postings by Pamela Foohey

Two Books About Selling Math and Its Consequences for Inequality

posted by Pamela Foohey

EconomismOver at Consumer Law & Policy Blog, Jeff Sovern recently discussed James Kwak's new book, Economism: Bad Economics and the Rise of Inequality, which mounts a convincing case against the blind application of Economics 101 to important policy questions, such as healthcare, international trade, the minimum wage, mortgages and other financial products, and taxes. Kwak details the consequences of "economism," which he defines as "the belief that a few isolated Economics 101 lessons accurately describe the real world." Kwak analogizes using economics in this way to justify widening socioeconomic inequality to prior century's reliance on religion and applications of Darwinian evolution to justify the social order of those times. Part of the lure of economism, and how it can be used as an effective justification, is that it seemingly is grounded in math. And math appears to many as absolute, complicated, and scary. 

Weapons of Math DestructionWhich made me think of another relatively new book, Cathy O'Neil's Weapons of Math Destruction: How Big Data Increases Inequality and Threatens Democracy. O'Neil chronicles the repercussions of relying on algorithms fed by big data to assess everything from grade school teachers' effectiveness to credit worthiness to which households politicians should target during election campaigns. When not used properly, these "weapons of math destruction" can entrench and perpetuate inequality.

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Scarcity, Money, and Undocumented Immigrants

posted by Pamela Foohey

Scarcity refers to having less than one needs -- time, money, calories when on a diet. For example, not having enough money reduces a person's cognitive capacity as much as missing one full night of sleep. When Scarcity, by Sendhil Mullainathan and Eldar Shafir, was published, Slipster Katie Porter connected its lessons about the mental tax of not having enough to adding a "cushion" to a chapter 13 plan. And now, Slipster Nathalie Martin's recently published paper, Survival in the Face of Scarcity: The Undocumented Immigrant Experience, uses her hour-long interviews with 50 undocumented immigrants living in Albuquerque, New Mexico to explore how their acute financial scarcity impacts their lives. Though the paper is focused on undocumented immigrants, some of the lessons of the narrative that Martin weaves apply equally to all cash-strapped people.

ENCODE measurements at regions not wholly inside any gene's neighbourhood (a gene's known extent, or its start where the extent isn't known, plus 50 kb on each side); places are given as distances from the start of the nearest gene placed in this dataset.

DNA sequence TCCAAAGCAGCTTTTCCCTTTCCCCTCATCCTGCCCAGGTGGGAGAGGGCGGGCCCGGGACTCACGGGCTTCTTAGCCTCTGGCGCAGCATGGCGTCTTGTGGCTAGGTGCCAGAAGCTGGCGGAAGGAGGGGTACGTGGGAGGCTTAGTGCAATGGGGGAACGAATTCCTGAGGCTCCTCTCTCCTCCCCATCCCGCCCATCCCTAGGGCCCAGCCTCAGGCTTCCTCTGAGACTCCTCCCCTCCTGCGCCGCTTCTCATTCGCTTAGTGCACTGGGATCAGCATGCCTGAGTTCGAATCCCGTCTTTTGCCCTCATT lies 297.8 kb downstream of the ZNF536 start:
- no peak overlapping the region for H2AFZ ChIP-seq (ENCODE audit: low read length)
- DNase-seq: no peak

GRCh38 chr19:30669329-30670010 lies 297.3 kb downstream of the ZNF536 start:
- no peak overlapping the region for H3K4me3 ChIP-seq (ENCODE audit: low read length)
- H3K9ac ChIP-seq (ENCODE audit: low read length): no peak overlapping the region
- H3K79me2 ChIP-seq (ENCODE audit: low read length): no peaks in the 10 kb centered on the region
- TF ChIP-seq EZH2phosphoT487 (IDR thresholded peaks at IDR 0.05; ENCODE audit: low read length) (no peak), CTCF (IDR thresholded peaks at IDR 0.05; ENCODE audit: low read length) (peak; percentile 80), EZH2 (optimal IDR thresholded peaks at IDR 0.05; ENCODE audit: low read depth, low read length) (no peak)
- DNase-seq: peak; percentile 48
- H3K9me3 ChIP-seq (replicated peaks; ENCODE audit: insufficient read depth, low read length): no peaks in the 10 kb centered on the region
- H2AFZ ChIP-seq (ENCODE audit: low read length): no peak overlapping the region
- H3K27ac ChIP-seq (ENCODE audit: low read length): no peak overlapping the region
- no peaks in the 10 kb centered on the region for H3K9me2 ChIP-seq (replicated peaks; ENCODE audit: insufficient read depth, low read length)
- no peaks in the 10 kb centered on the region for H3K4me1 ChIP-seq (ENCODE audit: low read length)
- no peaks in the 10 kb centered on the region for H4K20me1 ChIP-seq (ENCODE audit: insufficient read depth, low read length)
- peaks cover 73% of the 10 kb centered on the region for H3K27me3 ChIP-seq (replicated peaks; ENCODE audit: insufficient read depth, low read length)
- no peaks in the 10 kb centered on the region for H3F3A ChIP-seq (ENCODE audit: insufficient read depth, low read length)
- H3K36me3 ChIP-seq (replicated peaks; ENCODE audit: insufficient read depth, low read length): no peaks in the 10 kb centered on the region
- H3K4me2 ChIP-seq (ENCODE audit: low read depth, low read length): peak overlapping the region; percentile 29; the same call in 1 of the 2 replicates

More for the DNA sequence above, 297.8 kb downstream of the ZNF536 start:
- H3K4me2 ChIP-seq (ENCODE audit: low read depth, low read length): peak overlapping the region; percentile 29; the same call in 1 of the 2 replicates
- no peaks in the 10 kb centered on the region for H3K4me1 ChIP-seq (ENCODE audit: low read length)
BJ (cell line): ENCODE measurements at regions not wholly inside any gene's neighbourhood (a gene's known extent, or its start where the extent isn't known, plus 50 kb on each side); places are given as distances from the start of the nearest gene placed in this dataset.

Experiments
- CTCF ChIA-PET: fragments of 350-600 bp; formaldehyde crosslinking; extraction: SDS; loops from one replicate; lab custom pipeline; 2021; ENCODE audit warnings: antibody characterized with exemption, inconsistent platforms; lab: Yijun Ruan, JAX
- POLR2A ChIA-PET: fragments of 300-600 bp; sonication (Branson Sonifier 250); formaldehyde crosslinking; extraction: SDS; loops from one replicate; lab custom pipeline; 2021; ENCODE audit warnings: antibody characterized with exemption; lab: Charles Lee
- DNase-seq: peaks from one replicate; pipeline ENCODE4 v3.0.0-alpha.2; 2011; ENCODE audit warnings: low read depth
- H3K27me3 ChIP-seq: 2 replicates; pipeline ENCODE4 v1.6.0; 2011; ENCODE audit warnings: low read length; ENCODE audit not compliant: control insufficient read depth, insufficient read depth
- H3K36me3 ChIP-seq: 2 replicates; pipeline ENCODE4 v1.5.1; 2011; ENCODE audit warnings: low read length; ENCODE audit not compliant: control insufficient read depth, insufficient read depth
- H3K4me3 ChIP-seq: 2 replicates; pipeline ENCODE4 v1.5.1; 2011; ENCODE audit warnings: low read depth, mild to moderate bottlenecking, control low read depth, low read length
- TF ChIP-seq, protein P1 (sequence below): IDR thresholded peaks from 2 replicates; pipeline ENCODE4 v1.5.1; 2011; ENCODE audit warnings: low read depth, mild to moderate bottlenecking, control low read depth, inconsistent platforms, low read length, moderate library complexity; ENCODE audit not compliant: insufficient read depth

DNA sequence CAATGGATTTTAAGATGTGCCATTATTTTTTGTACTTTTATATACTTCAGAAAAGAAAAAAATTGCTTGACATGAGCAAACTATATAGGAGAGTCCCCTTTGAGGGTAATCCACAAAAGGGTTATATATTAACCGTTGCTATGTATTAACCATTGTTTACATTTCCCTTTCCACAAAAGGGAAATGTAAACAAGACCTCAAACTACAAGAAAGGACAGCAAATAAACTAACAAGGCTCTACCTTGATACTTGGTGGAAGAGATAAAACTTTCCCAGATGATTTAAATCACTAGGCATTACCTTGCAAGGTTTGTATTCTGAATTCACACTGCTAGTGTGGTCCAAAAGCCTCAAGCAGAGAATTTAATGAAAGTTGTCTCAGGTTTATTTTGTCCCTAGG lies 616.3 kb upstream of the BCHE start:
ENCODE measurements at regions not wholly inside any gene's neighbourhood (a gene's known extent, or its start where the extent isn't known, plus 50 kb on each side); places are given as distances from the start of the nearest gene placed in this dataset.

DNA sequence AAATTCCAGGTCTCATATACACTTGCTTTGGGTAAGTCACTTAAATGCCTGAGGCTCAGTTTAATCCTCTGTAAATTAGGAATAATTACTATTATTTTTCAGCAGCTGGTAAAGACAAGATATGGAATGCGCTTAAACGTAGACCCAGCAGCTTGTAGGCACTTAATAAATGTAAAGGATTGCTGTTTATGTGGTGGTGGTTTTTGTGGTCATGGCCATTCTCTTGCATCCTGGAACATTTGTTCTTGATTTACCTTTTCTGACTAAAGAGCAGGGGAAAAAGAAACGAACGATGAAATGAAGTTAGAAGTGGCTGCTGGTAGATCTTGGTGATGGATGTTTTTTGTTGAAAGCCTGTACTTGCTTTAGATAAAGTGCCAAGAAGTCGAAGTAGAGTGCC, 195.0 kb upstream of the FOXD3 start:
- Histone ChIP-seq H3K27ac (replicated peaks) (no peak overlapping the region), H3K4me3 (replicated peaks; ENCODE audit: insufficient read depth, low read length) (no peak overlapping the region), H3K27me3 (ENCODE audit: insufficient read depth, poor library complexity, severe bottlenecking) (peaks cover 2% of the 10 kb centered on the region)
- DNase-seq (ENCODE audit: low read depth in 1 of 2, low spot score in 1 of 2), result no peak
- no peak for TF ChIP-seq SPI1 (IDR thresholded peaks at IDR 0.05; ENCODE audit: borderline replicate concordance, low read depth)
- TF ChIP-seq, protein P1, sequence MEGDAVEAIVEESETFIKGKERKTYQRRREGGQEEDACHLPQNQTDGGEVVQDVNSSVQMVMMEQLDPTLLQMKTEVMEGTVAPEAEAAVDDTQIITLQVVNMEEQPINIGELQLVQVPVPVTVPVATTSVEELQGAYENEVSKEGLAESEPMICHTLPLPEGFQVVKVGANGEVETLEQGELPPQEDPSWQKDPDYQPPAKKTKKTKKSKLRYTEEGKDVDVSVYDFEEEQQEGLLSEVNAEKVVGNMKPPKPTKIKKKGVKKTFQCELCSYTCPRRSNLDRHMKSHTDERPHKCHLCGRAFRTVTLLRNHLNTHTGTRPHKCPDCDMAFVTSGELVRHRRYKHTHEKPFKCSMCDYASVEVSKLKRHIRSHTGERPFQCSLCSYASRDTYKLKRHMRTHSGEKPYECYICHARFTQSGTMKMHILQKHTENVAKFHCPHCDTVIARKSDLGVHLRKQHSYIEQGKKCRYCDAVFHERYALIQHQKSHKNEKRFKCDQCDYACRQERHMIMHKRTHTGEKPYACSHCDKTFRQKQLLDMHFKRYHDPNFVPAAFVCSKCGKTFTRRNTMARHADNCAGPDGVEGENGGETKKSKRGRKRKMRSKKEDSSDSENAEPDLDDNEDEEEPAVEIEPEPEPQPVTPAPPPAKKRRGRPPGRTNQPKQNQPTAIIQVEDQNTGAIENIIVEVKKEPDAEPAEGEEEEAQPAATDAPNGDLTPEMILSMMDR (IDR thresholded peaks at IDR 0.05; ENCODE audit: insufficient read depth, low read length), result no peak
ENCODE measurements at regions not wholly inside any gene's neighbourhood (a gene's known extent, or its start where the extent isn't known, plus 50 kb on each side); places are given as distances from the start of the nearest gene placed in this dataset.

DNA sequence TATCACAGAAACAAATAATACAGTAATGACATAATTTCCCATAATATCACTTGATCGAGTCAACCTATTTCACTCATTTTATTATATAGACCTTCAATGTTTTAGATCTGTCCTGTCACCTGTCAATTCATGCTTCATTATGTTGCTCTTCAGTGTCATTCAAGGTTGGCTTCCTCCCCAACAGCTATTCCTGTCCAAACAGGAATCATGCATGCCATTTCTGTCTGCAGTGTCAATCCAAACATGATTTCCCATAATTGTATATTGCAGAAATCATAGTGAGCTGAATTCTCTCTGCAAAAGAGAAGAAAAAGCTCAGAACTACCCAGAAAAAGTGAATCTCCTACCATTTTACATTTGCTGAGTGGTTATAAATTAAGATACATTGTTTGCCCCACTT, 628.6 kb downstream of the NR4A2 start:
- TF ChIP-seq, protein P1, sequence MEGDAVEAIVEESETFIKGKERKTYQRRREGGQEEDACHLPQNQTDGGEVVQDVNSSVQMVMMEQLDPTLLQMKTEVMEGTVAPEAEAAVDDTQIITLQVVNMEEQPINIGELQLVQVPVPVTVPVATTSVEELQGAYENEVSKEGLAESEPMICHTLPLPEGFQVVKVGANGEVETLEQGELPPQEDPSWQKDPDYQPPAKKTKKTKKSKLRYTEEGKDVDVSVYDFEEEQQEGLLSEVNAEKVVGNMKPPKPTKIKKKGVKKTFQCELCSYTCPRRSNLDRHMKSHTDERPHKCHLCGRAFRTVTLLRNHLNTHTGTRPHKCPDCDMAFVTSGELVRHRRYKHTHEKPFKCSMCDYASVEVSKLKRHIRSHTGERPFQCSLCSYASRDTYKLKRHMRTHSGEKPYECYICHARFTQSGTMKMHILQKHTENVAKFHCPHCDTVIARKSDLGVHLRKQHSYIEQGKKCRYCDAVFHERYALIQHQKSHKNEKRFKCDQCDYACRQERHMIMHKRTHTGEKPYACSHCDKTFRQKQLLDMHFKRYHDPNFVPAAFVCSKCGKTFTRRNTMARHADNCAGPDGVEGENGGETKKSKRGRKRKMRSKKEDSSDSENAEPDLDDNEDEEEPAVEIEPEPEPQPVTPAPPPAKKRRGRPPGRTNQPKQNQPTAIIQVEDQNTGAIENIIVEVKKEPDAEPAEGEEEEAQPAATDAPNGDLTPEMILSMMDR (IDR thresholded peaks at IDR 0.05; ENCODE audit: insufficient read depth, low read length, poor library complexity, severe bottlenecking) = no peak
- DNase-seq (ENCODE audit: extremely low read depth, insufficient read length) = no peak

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How Consumers Use the CFPB's Complaint Function

posted by Pamela Foohey

I recently posted to SSRN my new article, Calling on the CFPB for Help: Telling Stories and Consumer Protection (Law & Contemporary Problems, forthcoming 2017). In the article, I survey a random sample of consumers' narratives detailing their complaints about consumer credit and financial service providers, with the goal of assessing how people engage with the complaint function in light of how the CFPB processes complaints. In short, consumers submit complaints via the CFPB's website and by phone, the CFPB forwards the complaints to companies, and the companies are required to respond. That the CFPB does not respond to complaints in the first instance may come as a surprise to some consumers, despite the CFPB's websites’ prominent statements about where it sends complaints. Importantly, the CFPB is not the only federal or state agency that maintains a complaint function. The DOJ, FTC, and other agencies similarly take complaints from constituents, and likewise often do not respond directly to the complaining individuals. Identifying when and how people are not understanding how their complaints will be processed may provide agencies an opportunity to further help constituents and to augment how they meet their goals.

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Linking Pyramid Schemes (aka Multilevel Marketing Companies) and Consumer Bankruptcy

posted by Pamela Foohey